If you’ve ever seen a crucifix in a church, you might notice that on some there is a sign hanging above Jesus, which reads INRI, translating to “Jesus, King of the Jews,” which was used to mock Him during the Crucifixion. Jon doesn’t actually get crucified, but the Traitor sign does hang above him as he bleeds out into the snow.
Now, all the superficial details lay the groundwork for signifying that yes, Jon was killed in a Christ-like manner, but it doesn’t quite answer why George R.R. Martin and showrunners David Benioff and D.B. Weiss would portray him this way. When writers make a character who is a Christ allegory, they’re trying to indicate something important about that character.
So why was Jon killed? Simply put, because he encouraged the Night’s Watch to love their neighbors, so to speak. By welcoming in the Wildlings, Jon shows that he cares about the lowliest of the world, and will fight for those who can’t quite fight for themselves. Jesus is commonly quoted as encouraging that all people love one another, (Love your neighbors as you love yourself) and to an extent, Jon is doing the same thing.
And Jon’s fighting the White Walkers, who embody death. Jon says, “The Long Night is coming, and the Dead come with it.” While St. Paul’s letter to the Corinthians reads, “The last enemy that shall be destroyed is death.” (Corinthians 15:26, later quoted in The Deathly Hallows. Since this is St. Paul’s letter, Jesus did not actually say it, but it still represents an important part of the Christian tradition.)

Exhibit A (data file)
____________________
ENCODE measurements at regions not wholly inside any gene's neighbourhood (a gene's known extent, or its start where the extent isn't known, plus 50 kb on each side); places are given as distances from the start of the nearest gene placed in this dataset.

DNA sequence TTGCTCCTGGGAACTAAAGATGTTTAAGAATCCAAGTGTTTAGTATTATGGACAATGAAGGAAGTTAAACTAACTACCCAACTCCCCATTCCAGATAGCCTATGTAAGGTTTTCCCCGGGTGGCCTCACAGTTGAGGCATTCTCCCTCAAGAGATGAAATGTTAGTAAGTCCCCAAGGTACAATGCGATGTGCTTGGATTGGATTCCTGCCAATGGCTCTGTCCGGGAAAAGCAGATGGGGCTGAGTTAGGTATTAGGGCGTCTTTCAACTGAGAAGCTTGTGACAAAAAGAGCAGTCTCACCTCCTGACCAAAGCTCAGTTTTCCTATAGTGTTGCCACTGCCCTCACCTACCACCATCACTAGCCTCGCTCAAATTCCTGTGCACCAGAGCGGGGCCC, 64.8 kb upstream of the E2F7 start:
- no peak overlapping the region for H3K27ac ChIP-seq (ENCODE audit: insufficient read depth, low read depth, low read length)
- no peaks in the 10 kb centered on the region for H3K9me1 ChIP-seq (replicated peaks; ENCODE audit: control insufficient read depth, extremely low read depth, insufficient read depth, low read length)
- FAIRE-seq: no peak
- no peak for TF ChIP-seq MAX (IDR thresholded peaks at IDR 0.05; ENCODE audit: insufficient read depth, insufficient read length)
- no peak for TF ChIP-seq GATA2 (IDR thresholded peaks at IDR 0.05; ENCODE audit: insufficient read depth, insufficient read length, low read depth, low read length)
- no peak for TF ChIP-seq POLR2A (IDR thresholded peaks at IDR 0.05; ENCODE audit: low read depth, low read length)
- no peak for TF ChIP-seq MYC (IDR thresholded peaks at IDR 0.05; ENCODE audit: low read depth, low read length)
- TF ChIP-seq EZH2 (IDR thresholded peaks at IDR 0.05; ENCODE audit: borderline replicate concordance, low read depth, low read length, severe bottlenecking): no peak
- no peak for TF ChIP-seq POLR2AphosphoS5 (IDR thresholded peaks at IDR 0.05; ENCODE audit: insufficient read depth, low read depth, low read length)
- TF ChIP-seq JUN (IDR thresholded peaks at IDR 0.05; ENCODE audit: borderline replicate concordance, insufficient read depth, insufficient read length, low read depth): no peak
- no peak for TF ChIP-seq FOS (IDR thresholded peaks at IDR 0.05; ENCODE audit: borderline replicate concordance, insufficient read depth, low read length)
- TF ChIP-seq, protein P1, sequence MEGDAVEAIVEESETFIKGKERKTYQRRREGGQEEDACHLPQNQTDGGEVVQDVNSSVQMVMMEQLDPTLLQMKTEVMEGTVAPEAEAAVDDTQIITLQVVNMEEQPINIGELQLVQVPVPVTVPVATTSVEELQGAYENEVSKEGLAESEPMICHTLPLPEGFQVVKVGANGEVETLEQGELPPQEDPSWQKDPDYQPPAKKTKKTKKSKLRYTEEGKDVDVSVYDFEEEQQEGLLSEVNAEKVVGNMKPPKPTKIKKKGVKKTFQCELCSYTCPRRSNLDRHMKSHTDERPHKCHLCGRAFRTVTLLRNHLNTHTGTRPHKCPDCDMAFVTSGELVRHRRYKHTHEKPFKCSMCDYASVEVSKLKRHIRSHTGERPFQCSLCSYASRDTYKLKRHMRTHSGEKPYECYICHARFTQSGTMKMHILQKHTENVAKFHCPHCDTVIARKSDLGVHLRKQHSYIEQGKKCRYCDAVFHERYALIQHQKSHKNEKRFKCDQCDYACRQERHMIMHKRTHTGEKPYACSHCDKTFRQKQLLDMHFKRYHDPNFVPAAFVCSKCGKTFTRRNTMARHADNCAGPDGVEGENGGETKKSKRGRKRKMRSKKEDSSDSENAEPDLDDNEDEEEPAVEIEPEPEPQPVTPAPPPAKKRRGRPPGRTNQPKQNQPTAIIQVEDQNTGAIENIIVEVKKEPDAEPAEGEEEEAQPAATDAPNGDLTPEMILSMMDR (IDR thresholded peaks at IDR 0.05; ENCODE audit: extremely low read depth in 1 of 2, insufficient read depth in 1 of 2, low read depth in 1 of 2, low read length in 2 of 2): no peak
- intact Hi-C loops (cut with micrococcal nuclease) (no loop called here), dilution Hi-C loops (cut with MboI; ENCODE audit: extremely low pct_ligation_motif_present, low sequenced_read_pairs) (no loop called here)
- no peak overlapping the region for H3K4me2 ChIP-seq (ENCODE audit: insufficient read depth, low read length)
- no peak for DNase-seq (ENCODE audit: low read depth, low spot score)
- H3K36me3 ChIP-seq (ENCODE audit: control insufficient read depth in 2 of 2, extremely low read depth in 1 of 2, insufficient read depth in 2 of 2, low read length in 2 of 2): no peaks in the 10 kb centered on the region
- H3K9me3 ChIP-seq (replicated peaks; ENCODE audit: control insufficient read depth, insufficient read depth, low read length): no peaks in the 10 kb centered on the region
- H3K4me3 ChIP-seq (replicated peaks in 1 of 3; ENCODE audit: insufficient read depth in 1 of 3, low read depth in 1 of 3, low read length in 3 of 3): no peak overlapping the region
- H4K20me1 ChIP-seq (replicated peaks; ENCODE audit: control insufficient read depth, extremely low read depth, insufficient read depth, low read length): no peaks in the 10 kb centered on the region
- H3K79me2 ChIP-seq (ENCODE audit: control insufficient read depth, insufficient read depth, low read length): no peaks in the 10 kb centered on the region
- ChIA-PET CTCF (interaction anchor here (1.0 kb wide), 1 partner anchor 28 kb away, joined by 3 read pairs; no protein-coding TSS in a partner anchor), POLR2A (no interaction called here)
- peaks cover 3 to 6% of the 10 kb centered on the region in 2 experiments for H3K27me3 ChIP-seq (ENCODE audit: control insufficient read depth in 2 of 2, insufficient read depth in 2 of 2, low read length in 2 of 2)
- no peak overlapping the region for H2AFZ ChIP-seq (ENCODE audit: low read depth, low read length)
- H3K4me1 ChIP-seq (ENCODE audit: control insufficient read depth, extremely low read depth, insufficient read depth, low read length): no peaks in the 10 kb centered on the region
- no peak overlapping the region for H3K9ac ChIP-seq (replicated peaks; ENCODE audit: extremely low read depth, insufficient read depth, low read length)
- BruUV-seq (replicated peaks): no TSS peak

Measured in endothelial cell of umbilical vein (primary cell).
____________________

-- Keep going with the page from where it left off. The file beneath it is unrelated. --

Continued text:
With that in mind, the Night’s King would be a stand-in for Satan, or sin (or perhaps just death). Looking at his character design, one can see that his head is adorned in spikes. Since he’s called the Night’s King, those are more likely to be the symbol of a crown, but could be interpreted as devil horns. (He certainly looks demonic.)
And, perhaps I’m stretching with this one, but hey, let’s try it – Jon says at the end of the most recent episode “my watch has ended,” meaning that his death has relieved him from his obligations on the wall, as it says in the Night’s Watch vow. Then, he is seen leaving Castle Black, and going out into the world. He likely has something he plans to accomplish out there, say, a mission, perhaps to spread the word about the impending doom that is forming beyond the Wall – similar to what is seen as Jesus tries to expand his ministry, and in Acts of the Apostles, as early followers of Christ spread out across the world trying to spread the Good News, forming the early Church.
But what does this all amount to? What’s the value of Jon being like Jesus? What’s the value of any character being like Jesus? Christ allegory is an important storytelling device which indicates who the story’s hero will be. For Christians, it’s so much more, as it justifies what makes the character heroic. What’s found at the heart of many stories is the same as what’s found at the heart of the Bible – a savior with a quest for the redemption of mankind.